Banks Use ‘Deficient’ Models for Mortgage Risks, BOE Says

  • Tougher standards proposed for assessing mortgage risks
  • Lenders’ internal models need updates to reflect risks

U.K. banks are using flawed methods to calculate the riskiness of residential mortgages on their books, the Bank of England said, proposing tougher standards for the industry.

The bank’s Prudential Regulation Authority said in a proposal on Friday that it has found “material deficiencies” and “excessive variability” in the models lenders use to determine how much capital they have to use to fund residential lending. The changes it proposes could increase capital requirements for U.K. banks on average, it said.

Regulators around the world are clamping down on lenders’ ability to employ internal models to determine the risk of everything from mortgages to derivatives to the potential for fraud or even cyber-attacks. The Basel Committee on Banking Supervision, which includes the BOE and U.S. Federal Reserve, is planning to complete a series of rules by the end of the year in an effort to prevent banks from gaming capital requirements.

The models U.K. banks use to calculate the probability that a mortgage isn’t repaid are inadequate, according to the PRA. Banks may need to rethink them, it said.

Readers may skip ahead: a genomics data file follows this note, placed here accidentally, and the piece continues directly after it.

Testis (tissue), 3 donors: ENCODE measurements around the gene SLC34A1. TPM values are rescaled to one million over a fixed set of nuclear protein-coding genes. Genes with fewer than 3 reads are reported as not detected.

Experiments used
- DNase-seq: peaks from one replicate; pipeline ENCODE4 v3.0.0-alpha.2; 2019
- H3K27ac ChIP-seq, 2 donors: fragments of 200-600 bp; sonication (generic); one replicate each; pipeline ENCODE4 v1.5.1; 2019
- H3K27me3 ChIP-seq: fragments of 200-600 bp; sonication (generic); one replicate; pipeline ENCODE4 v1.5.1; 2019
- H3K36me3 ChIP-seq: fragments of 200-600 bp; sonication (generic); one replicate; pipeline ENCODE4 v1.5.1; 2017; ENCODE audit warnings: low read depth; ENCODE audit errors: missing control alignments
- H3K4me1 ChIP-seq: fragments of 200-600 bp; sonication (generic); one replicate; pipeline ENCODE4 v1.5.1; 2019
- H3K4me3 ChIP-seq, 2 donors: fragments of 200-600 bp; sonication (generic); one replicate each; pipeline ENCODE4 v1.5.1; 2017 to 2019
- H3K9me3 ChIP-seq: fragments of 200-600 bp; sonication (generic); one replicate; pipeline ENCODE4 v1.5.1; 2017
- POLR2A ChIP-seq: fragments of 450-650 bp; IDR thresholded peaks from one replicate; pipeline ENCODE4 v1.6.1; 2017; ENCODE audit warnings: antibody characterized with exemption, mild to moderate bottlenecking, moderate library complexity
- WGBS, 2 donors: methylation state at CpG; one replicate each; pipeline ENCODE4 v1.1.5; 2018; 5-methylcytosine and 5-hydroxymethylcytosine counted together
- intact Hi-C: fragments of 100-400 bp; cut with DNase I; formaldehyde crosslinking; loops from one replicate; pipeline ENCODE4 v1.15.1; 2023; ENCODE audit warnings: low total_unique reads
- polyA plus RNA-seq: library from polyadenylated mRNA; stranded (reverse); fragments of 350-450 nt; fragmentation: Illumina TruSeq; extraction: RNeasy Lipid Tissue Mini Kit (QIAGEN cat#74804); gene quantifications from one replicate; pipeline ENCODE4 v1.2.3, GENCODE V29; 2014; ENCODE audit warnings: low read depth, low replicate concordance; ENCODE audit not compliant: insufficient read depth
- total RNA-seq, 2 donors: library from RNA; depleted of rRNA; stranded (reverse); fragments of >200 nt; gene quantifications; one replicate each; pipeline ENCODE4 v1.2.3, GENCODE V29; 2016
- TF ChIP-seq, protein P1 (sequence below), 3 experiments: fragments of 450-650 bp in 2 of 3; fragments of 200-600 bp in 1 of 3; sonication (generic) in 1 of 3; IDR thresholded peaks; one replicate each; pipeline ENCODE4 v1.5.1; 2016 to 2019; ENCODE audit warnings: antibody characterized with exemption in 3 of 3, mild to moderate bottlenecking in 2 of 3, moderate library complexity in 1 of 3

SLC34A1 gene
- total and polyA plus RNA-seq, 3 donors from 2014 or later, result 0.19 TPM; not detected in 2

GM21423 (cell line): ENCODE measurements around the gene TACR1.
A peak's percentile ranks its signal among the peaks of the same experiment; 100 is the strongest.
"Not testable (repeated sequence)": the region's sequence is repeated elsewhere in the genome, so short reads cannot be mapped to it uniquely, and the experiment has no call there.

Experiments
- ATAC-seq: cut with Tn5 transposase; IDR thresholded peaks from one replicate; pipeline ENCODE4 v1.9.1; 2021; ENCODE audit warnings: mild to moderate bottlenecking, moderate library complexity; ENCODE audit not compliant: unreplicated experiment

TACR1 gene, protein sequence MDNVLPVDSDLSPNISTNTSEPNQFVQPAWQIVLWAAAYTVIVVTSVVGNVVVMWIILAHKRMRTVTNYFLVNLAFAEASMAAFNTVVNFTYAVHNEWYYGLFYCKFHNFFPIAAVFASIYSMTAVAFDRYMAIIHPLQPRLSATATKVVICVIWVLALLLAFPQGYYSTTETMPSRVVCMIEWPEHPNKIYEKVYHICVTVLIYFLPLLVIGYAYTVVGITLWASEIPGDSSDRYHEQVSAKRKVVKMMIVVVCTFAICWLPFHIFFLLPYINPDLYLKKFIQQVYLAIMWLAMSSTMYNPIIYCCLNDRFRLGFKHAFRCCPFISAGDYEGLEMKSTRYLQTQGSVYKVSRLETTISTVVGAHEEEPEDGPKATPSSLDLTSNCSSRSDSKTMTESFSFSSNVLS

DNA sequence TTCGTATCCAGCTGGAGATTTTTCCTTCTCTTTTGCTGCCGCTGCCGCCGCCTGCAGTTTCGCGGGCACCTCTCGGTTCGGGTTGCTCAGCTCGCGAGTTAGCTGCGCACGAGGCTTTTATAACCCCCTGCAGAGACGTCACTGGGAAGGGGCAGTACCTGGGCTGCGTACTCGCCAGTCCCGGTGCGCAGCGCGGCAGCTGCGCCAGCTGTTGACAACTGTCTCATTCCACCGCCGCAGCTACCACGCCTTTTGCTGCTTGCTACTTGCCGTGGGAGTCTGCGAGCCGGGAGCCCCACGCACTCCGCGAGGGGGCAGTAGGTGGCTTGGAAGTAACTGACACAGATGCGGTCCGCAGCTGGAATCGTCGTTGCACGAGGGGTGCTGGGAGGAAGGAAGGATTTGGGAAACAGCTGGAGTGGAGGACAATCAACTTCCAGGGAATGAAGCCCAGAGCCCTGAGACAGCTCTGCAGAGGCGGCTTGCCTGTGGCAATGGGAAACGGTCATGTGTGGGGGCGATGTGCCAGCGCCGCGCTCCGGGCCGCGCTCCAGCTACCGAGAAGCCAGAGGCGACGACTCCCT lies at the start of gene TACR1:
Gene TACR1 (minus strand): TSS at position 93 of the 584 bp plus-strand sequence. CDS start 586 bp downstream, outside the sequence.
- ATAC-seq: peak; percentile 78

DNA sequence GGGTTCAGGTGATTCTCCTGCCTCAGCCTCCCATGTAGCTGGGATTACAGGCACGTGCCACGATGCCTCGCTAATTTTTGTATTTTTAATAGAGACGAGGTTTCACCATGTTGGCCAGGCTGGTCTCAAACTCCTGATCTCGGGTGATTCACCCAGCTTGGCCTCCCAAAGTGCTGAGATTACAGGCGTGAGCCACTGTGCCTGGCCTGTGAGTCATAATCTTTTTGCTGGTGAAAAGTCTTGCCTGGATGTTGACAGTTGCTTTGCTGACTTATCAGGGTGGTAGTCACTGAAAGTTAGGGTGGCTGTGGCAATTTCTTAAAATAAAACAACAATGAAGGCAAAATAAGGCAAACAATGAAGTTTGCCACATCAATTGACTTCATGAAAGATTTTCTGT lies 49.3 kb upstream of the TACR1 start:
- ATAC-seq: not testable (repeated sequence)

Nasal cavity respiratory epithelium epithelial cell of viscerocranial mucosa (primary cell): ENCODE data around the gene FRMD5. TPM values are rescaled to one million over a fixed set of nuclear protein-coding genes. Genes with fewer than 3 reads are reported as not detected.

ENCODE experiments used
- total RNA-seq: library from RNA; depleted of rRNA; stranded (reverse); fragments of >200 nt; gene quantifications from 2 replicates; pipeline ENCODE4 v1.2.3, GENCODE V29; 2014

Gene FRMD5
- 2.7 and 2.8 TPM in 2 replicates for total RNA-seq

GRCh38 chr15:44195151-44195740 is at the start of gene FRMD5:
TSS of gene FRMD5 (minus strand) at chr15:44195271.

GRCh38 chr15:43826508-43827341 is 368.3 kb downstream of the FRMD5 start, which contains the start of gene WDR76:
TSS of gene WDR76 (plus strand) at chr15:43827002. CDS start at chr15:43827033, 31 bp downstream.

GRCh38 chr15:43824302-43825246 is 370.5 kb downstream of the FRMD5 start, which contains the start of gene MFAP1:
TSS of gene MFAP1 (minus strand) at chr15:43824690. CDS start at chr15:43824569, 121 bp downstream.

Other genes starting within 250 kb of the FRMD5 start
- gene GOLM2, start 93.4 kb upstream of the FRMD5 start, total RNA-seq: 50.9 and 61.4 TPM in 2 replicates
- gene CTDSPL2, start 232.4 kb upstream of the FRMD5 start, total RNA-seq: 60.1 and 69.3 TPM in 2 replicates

House Prices

In addition, the industry’s assumptions about how much house prices may decline vary significantly, it said. The PRA called for a new standard that would force banks to assume a plunge of at least 25 percent in property values to calculate how much capital they’d need to absorb losses. That will cause higher capital requirements, but reduce potential deficits in stress tests, it said.

The PRA’s proposal follows a review of U.K. lenders that found differences in how banks model risks that can be detrimental to financial stability in a downturn. The banks hold around 1 trillion pounds ($1.3 trillion) in U.K. residential mortgage exposure. The central bank has warned that bank models can contribute to capital requirements that are low in an upturn leading to “credit exuberance in a boom and deleveraging in a downturn.”

Housing market sentiment plunged following Britain’s vote to leave the European Union, with an industry index in July showing that more real-estate agents are recording lower prices in London than higher ones. The reading was the weakest since early 2009.

U.K. mortgage approvals fell to their lowest level in more than a year in June as nervousness gripped the housing market even before the referendum. Banks and mutually owned lenders signed off on 64,766 loans for house purchase, the fewest since May 2015, the BOE said on Friday. The figure was down 3 percent from May and below the 65,500 predicted in a Bloomberg survey of economists.

The consultation is open to public comment until late October. The new supervisory policy would take effect March 31, 2019.

Before it's here, it's on the Bloomberg Terminal.